Graham Foundation for Advanced Studies in the Fine Arts: Grants for Visual Arts

OVERVIEW: The Graham Foundation for Advanced Studies in the Fine Arts is focused on architecture and its role in the arts, culture, and society. The foundation gives grants to both individuals and organizations with this directive.

IP TAKE: The Graham Foundation for Advanced Studies in the Fine Arts is about as niche as they come. But if you are a visual artist or arts organization that works in relationship with architecture, or vice versa, there are several lucrative opportunities for you here.

PROFILE: The Graham Foundation for Advanced Studies in the Fine Arts was established in 1956 by the estate of Ernest R. Graham, who was a prominent Chicago architect during his time (he passed away in 1936). The foundation states as that it “makes project-based grants to individuals and organizations and produces public programs to foster the development and exchange of diverse and challenging ideas about architecture and its role in the arts, culture, and society.”

The foundation is unquestionably dedicated to grantmaking in this realm. In 2014, the foundation awarded $480,000 to 42 projects spearheaded by organizations, and more than $520,000 to 68 projects initiated by individuals. Formally speaking, the foundation keeps it simple, calling those two grant programs Grants to Individuals and Grants to Organizations.

The foundation sums up its selection criteria by stating, “Overall we are most interested in opportunities which enable us to provide critical support at key points in the development of a project or career.”

Within that framework, the foundation’s rubric is similar to other selection standards in the visual arts. The foundation seeks projects for which its support will contribute to the short-term and long-term creative, intellectual, and professional success of the individual creator. Like many grantors in the arts, this foundation also seeks to support its grantees in reaching new and wider audiences.

But the foundation also refreshingly distinguishes itself by stating that it seeks to “support new voices by giving priority to first-time applicants.” The architecture world is dominated largely by elders in the field, but through the prism of architecture-meets-art, the Graham Foundation sees a particular value in those in earlier stages of their career. The foundation itself made headlines in 2006 when it hired Sarah Herda as its Director; at the time, she was 32 years old, and came from a background in avant-garde architecture exhibition. At the time of her hire, she stated, “Architects may not be building until they're older, but they're incredibly active in their younger years. This is when more experimental work might happen.”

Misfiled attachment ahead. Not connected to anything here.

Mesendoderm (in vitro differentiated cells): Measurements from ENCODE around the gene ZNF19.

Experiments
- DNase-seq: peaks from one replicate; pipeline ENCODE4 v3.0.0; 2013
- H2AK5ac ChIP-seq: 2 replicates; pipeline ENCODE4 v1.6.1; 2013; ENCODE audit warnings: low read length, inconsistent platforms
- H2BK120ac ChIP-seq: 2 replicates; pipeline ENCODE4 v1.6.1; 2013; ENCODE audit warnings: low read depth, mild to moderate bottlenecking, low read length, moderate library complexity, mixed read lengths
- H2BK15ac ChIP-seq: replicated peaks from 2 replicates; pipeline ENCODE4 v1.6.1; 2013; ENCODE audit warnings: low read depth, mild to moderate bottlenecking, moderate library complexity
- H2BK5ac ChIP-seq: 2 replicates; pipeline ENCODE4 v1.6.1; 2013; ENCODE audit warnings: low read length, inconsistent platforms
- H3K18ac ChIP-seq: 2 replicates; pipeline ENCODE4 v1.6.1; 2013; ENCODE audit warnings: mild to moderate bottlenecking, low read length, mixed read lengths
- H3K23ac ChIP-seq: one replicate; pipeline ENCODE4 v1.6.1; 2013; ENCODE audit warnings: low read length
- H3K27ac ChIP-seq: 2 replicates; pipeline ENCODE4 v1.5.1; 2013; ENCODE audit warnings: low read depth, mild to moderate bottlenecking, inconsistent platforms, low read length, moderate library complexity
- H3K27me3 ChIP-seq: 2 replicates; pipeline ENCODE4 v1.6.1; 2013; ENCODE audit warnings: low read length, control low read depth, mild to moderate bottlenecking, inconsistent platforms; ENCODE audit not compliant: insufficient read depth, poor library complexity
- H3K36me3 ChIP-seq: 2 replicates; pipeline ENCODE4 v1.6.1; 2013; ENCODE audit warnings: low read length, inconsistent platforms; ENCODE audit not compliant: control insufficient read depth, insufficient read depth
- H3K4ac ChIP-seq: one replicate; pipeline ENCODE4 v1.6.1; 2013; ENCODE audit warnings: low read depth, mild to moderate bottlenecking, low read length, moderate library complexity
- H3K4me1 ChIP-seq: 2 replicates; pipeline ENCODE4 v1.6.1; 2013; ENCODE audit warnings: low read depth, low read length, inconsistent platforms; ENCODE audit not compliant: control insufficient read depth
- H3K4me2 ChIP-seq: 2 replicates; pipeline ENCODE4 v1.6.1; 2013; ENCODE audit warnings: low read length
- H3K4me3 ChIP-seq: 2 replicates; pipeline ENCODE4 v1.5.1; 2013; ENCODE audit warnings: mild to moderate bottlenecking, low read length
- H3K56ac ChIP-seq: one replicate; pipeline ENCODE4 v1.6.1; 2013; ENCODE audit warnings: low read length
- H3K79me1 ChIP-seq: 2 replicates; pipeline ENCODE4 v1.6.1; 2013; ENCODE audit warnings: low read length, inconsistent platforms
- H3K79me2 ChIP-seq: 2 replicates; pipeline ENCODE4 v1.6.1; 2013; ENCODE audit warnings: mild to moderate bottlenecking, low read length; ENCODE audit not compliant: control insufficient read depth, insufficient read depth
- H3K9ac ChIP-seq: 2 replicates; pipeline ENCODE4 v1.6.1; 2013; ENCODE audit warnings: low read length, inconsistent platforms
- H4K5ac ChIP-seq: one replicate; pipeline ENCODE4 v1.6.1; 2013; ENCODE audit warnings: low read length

When giving out those grants to individuals, the Graham Foundation is looking to help “develop new forms of expression” and “engage debate.” Within its selection criteria, the foundation also uses terms very familiar to those working within the arts. The Graham Foundation is looking for individuals and projects that display “originality,” that are “innovative,” that are “new or experimental” in their approach, as well as work that is a “catalyst,” that “raises awareness” and “promotes diversity in subject matter, participants, and audience.”

The foundation also expects these artists/architects/creators to have a practical head on their shoulders, and present a concrete and feasible time line, work plan, and budget.

Recent Grants to Individuals for exhibition work where architecture meets visual arts have gone to Santiago Borja, Brennan Gerard & Ryan Kelly, Del Harrow & Joshua G. Stein, Sam Jacob, Michelle Provoost & Wooter Vanstiphout, Jiminez Lai, and Bernard Tschumi, among others. The Graham Foundation’s website provides a comprehensive annual list of its grant winners for your to peruse. (And as you can see by the select group of grantees, artists/architects can apply as a pair or team.) 

For its grants to organizations, the Graham Foundation uses the same selection criteria terminology as it does for individuals. It seeks to do this at an organizational level in order for presenting entities to support individual creators, as well as in the recognition that support of organizations is an important way to “promote dialogue,” create awareness, and reach out into untapped audiences. Organizations apply for support in presenting a specific exhibition. Again, the bottom line for the foundation is to help organizations “realize projects that would otherwise not be possible without our support.”

Recent grants to organizations for exhibitions of architecture-meets-visual art have gone to a wide range of non-profit organizations and educational institutions: Artists Space (New York, NY), the Istanbul Foundation for Culture and Arts, LAXART (Los Angeles, CA), Massachusetts Institute of Technology’s List Visual Arts Center (Cambridge, MA), the Museum of Contemporary Art Chicago, Rice University Art Gallery (Houston, TX), and the Wende Museum and Archive of the Cold War (Culver City, CA).

For both the grants to individuals and grants to organizations, keep in mind that as visual artists and visual arts organizations, you’ll be competing for cash with those working in the art and architecture fields in other ways. This foundation also supports publications, film work, conferences, and scholarly research. But support of exhibitions of artist/architecture work is a significant aspect of the foundation’s focus.

The Graham Foundation for Advanced Studies in Fine Arts has an open application process. Applying for the grants to organizations is a one-stage process—a singular application due in February. Applying for the grants to individuals is potentially a two-stage process. An open letter of inquiry phase is due in September; a second tier application follows for artist-architects who make the cut.


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